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Wednesday, June 29, 2016

History Affects Morphine: The Hypodermic Needle

From: itech.dickinson.edu, 4-30-08


“Ah! Pierce me one hundred times with your needle fine
And I will thank you one hundred times, Saint Morphine,
You who Aesculapus has made a God.”
- Jules Verne
(Poem taken from In the Arms of Morpheus by Barbara Hodgson)

Despite its impact on the science of pharmacology, morphine had limited medical impact until the invention of the hypodermic needle in the 1840s/1850s

A number of individuals are associated with the invention of the hypodermic needle, but among them, Alexander Wood, a Scottish physician, is perhaps the most prominent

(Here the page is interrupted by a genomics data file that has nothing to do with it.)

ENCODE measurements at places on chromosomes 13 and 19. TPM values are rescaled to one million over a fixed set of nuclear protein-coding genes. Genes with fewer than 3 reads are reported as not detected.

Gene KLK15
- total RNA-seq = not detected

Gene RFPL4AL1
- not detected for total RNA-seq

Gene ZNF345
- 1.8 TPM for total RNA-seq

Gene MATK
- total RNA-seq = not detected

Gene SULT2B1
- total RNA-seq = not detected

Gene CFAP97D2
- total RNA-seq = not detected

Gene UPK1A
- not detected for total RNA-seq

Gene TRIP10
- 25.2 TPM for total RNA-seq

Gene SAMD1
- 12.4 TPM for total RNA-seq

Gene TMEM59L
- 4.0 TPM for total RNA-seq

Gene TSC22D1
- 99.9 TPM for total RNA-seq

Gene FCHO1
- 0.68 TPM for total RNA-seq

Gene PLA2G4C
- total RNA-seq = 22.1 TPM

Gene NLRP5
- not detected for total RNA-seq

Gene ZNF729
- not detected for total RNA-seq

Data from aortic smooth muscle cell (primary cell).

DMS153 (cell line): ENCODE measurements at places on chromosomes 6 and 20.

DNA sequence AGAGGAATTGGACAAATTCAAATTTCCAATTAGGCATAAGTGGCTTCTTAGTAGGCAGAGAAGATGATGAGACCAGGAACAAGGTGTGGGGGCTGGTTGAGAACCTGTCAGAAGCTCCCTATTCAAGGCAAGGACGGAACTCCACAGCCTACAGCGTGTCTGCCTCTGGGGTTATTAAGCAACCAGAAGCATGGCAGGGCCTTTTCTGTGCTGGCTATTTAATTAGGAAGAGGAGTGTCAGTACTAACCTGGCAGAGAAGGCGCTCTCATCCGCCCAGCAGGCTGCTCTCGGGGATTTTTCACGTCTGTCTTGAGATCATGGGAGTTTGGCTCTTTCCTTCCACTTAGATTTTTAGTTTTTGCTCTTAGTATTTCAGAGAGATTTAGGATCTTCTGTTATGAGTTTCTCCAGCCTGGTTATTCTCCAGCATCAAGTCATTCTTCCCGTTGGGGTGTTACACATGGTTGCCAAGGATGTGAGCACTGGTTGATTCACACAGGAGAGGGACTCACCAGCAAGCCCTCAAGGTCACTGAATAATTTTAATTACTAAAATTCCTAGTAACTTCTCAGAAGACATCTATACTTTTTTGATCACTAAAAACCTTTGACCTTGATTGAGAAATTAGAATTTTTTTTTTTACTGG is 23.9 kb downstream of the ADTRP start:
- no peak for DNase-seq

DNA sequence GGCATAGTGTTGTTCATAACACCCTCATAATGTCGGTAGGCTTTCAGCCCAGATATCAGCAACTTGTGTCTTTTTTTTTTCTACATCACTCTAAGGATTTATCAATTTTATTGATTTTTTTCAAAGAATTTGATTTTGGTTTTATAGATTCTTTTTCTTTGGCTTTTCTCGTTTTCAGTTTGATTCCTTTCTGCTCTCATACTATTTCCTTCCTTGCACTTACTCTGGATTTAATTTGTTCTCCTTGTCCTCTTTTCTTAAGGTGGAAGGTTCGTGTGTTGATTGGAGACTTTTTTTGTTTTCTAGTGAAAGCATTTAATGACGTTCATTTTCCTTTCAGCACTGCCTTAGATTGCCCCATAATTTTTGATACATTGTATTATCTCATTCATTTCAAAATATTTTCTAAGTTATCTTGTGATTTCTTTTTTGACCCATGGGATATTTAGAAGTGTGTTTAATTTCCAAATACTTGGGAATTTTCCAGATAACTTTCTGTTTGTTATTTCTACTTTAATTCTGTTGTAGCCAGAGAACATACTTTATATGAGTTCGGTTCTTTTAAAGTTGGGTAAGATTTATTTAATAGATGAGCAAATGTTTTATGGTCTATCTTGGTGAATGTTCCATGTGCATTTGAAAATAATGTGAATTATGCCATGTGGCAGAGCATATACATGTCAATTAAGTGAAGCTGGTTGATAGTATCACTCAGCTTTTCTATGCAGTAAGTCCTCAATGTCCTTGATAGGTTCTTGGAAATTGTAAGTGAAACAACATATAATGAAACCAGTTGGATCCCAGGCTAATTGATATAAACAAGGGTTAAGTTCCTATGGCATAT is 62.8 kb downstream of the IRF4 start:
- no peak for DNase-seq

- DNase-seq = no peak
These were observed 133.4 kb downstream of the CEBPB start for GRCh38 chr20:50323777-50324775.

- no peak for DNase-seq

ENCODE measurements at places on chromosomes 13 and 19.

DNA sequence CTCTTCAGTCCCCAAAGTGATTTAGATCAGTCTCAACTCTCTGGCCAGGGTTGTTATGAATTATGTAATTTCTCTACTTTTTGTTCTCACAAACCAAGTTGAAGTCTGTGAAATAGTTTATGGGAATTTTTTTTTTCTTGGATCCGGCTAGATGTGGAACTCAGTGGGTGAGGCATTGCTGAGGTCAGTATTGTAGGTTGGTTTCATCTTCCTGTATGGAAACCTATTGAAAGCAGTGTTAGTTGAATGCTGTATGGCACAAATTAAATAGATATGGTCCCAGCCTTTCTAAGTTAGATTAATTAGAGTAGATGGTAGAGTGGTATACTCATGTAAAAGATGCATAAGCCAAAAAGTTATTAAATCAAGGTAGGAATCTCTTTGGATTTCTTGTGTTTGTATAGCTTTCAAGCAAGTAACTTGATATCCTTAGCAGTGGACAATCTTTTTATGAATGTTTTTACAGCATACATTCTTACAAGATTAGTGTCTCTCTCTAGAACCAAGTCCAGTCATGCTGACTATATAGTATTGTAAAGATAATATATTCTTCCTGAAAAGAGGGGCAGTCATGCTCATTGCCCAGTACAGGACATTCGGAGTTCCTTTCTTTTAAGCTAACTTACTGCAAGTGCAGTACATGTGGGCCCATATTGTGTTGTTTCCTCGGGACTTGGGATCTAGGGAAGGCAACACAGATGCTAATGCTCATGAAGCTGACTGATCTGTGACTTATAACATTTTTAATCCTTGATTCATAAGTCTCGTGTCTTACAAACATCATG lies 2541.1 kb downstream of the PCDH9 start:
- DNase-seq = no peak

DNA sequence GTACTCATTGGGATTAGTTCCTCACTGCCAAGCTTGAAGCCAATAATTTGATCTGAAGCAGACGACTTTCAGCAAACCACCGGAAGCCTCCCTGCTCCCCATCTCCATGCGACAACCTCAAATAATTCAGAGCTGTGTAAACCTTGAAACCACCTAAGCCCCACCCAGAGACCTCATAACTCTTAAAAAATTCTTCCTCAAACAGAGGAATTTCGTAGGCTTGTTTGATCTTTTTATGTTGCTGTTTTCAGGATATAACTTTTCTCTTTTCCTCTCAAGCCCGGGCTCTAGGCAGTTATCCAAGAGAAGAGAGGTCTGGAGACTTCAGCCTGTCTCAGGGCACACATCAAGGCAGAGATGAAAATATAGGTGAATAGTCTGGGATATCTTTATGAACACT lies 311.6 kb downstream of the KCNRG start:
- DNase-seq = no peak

Wood used morphine in conjunction with his newly invented needle to treat a patient with neuralgia, otherwise known as a sharp pain in the nerves; unfortunately, Wood also used his device on both he and his wife, and both became addicted. In fact, Wood’s wife became the first woman to die of a narcotic drug overdose

In light of this, however, Wood found that upon injection, morphine’s results were both immediate and much more powerful, certainly a success; such success led to a rise in the medical use of morphine, especially in the realm of surgery and anesthesia

Unfortunately, though, morphine administered through hypodermic needle was not thought to be addictive, and thus it further proliferated the drug, increasing use and addiction

Interestingly, it is worth noting that shortly after the time of the hypodermic needle’s inception, there began a debate over whether the effects of morphine post-injection were localized or not; and while many believe the effects to be non-localized – hence the name hypodermic – the debate actually continues to this day

Image: historical perspective: old syringes



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